The latest publication in our Property Futures research series – Property Futures III: A Flexible Future – looks at the historical impact of lease length remaining on investment returns, alongside an assessment of what we can expect in the future, and what investors can do to mitigate the risk.
On the surface, the research tells a negative story: properties with (relatively) shorter remaining lease lengths (accounting for break clauses), have underperformed across this most recent real estate cycle (2008-2016) – see chart below.
In a ‘perfect’ investment market, this should, of course, not occur. The ‘market’ should demand an upfront yield that accounts for the risks posed by a shorter lease length. Thus data suggests that the ‘market’ has fundamentally mispriced (not accounted correctly) for risk on shorter-let properties; hence the underperformance.
The immediate takeaways for investors would seem to be: keep buying long-let property, avoid leasing risks and associated void costs; take the view that higher yields on shorter-let property do not provide enough compensation for the issues that are likely to evolve over the life of the investment. Play it safe.
However, this is far too simplistic.
When we break down the drivers of total return we can see capital growth is the key outperformance driver, and within it yield impact - this being capital growth attributable to changing capitalisation rates; as opposed to changing passing and market rents. Thus one of the major factors in the outperformance is investors’ own perception of future performance from assets and the crowd-driven yield compression that results.
If we were to stop the analysis here, we would perhaps then take the opposite view!
Namely, that the only reason long-let property has outperformed is because investors believed it would, and have driven a self-fulfilling prophecy by bidding down yields on said property and driving consequential outperformance via yield impact’s effect on capital growth.
We would also form a resulting conclusion, that in the next period short-let property would inevitably outperform; given higher yields to start with and with little room for further yield compression on longer-let property.
Again this is wrong.
Although capital growth (via yield impact) has been the major driver of outperformance, and income returns on shorter-let property look attractive, we need to remember that income returns are calculated on a capital employed basis. E.g. even if an asset saw some floorspace fall vacant, and passing rent decline as a result, if its valuation yield increased at the same time, with capital value falling further still, then relative to its capital value, the income return generated by the reduced passing rent would be held up.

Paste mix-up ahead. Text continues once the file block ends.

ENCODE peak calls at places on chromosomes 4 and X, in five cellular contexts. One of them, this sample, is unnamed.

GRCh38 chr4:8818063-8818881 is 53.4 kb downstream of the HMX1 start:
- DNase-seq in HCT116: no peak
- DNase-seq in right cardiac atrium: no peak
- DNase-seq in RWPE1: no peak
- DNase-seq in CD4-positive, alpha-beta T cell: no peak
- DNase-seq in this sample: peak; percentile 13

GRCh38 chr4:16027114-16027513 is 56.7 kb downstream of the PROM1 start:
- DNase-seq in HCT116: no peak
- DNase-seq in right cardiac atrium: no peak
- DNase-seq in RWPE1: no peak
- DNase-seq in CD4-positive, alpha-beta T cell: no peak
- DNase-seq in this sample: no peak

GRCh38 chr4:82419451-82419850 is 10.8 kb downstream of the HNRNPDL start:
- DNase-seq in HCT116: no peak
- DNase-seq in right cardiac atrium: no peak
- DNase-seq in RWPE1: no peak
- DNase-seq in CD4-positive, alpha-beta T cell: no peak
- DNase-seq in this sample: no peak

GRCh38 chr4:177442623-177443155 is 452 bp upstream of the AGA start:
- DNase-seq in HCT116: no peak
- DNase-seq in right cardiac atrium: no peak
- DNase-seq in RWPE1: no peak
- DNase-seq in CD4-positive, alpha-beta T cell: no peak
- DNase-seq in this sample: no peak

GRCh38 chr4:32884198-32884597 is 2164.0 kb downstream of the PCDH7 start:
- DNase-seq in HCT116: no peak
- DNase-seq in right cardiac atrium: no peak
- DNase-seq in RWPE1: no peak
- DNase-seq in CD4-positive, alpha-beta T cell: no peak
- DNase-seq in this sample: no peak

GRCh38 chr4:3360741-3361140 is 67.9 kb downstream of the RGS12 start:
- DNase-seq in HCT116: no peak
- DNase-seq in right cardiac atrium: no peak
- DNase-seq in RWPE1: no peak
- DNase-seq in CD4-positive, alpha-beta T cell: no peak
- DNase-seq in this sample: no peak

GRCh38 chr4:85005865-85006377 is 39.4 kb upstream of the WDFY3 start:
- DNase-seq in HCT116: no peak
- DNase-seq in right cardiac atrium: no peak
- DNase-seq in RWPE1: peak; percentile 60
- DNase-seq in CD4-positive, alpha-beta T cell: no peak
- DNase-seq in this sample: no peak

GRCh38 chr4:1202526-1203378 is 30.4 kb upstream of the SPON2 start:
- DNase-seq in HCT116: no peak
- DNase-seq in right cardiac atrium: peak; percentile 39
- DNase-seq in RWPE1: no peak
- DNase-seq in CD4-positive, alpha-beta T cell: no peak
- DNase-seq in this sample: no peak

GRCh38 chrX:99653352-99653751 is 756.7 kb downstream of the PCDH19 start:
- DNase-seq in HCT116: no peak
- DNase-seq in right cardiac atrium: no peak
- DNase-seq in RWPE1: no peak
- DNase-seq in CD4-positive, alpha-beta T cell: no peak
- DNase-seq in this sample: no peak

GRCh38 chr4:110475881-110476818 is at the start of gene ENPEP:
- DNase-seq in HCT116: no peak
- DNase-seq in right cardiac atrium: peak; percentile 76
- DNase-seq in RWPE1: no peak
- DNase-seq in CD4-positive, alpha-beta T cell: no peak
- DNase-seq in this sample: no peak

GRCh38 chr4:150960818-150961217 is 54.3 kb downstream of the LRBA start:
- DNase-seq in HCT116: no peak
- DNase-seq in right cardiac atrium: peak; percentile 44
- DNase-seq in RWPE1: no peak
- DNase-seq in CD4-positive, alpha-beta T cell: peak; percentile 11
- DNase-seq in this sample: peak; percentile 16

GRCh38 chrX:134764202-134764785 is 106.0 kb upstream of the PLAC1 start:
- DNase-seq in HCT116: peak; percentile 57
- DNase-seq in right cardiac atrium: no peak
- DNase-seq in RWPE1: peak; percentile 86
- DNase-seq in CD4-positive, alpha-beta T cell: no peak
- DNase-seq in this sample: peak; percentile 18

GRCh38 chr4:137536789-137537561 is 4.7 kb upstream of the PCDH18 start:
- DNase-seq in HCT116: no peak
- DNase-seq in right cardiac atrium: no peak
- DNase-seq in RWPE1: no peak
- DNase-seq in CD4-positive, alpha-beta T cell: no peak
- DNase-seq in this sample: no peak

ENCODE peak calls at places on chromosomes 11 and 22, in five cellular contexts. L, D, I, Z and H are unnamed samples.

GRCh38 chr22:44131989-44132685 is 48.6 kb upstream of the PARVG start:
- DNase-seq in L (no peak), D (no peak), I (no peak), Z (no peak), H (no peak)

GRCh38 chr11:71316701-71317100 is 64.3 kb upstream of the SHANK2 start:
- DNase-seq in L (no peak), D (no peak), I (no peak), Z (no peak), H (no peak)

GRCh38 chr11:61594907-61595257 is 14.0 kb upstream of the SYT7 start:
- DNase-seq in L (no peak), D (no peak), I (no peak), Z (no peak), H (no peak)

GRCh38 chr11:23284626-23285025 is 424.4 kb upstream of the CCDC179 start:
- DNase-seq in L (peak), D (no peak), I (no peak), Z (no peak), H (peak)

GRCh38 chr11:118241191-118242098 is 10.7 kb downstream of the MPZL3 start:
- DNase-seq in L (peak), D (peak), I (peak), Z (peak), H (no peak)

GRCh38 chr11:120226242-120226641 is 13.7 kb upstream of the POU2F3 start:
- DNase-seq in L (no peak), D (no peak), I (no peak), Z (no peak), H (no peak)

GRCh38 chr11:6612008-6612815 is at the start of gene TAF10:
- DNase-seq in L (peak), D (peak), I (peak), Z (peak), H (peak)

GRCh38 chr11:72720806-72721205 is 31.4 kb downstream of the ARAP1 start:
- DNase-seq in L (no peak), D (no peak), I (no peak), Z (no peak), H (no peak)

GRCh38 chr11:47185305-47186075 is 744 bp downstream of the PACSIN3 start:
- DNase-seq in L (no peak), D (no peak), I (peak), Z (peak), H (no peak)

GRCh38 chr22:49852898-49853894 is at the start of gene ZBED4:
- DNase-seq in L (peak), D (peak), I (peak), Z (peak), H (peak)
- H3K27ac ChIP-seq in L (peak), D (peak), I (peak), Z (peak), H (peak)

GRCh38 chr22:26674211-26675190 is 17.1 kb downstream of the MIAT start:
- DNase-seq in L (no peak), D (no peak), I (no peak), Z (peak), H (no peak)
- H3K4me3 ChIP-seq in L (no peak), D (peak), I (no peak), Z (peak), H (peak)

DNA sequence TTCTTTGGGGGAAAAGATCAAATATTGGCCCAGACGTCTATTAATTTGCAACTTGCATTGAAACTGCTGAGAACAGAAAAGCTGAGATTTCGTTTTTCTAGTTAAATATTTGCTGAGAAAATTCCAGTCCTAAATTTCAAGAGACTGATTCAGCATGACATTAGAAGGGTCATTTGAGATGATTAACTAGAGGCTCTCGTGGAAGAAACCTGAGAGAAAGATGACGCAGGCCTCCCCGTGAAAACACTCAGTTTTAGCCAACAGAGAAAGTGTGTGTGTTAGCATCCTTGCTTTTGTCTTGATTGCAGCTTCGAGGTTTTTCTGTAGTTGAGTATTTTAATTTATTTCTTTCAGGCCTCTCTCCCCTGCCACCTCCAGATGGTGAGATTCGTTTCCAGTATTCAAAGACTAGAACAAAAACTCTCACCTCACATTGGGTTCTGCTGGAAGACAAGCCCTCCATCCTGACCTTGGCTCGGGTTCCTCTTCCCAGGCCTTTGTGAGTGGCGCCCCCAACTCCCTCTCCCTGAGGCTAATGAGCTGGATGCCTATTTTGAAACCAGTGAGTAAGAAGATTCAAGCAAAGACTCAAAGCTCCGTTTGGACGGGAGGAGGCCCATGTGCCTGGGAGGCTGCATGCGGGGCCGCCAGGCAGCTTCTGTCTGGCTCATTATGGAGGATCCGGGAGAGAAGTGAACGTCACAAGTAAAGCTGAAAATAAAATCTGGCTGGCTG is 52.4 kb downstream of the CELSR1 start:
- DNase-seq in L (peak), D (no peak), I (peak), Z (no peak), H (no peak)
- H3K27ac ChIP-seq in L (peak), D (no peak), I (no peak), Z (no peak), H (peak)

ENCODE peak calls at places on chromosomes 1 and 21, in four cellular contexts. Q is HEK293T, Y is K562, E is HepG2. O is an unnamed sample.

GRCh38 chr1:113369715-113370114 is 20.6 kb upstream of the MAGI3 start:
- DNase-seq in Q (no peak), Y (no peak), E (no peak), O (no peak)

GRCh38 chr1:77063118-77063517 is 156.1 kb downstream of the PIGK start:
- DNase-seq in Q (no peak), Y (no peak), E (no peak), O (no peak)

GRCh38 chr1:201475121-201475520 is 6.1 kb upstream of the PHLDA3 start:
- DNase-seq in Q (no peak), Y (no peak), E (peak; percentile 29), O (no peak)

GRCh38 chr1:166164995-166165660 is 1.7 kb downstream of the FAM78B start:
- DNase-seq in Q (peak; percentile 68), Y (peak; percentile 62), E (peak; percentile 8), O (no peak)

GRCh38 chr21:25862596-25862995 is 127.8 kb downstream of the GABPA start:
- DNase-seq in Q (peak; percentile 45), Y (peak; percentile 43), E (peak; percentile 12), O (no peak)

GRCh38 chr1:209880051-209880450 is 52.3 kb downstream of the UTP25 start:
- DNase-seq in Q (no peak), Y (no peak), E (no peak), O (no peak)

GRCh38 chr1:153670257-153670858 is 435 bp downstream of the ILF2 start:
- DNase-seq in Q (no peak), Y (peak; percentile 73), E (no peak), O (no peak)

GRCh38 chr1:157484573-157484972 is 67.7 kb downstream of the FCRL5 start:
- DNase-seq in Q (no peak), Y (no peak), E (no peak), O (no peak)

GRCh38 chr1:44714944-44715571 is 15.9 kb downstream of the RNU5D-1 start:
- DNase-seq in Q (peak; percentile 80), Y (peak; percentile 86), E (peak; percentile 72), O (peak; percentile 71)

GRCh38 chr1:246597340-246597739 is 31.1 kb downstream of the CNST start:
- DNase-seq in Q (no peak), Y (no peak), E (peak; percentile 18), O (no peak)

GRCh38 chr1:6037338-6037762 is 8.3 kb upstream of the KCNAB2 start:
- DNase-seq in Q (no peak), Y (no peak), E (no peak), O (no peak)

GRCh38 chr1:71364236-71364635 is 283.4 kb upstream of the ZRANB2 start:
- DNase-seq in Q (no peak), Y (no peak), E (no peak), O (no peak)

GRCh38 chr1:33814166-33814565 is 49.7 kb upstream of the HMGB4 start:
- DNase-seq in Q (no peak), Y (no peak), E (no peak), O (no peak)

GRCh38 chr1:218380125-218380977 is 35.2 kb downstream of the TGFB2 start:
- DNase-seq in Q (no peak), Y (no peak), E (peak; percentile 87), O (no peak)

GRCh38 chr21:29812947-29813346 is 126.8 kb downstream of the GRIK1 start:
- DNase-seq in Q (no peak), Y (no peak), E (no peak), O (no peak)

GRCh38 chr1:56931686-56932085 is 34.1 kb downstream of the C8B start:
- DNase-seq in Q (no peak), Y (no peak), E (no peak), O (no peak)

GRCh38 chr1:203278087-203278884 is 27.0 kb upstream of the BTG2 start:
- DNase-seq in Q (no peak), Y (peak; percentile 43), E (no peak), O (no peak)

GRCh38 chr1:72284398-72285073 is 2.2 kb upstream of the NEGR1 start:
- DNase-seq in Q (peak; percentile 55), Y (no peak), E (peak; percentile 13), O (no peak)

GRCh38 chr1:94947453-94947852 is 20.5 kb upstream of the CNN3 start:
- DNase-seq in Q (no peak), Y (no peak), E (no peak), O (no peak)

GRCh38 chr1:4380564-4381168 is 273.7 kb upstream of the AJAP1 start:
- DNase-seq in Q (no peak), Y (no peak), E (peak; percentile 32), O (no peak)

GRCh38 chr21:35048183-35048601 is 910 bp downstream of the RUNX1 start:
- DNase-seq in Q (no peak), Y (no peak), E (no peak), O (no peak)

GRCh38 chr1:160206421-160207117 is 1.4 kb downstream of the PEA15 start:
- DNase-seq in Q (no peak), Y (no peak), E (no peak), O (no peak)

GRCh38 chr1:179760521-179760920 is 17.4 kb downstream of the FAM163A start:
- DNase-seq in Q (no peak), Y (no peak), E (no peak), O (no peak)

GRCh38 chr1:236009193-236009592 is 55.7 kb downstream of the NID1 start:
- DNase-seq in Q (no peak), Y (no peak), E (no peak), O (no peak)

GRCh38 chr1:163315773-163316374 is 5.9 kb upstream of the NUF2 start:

So what is really going on?
The really important issues are the actual upfront cashflow received on the property, the future growth in that cashflow and its reliability - you could say the latter two are essentially the same thing.
What MSCI’s data shows is that properties with relatively shorter time left on the lease see very poor performance in actual rents received e.g. when leases come to an end they are often falling void, with the associated void costs eating away at rent received. This issue is particularly acute in the office sector.
Thus we can conclude, to a degree, that investors have been correct to target longer-let property, given the extent to which void costs have undermined levels of actual rent received.
Looking forward, then, investors are faced with two major, and overlapping issues. Occupier demand for flexibility is likely to continue to rise; exposing the ongoing issue of void costs that are the result of a clunky lettings market. Whilst at the same time, occupiers seeking flexibility are increasingly likely to pay a premium for it, whilst those willing to agree long-term leases will have the whip hand in negotiations and may well be able to achieve discounts.
So, in other words, investors willing to deal with tenants’ desire for flexibility will achieve the highest market value rental growth, but in order to outweigh the negative effects of this flexibility will need to improve the process for getting tenants in and out of properties markedly.
I will cover the improvements in process we are likely to see in a future blog. For those who can’t wait, please read our full research paper Property Futures III: A Flexible Future.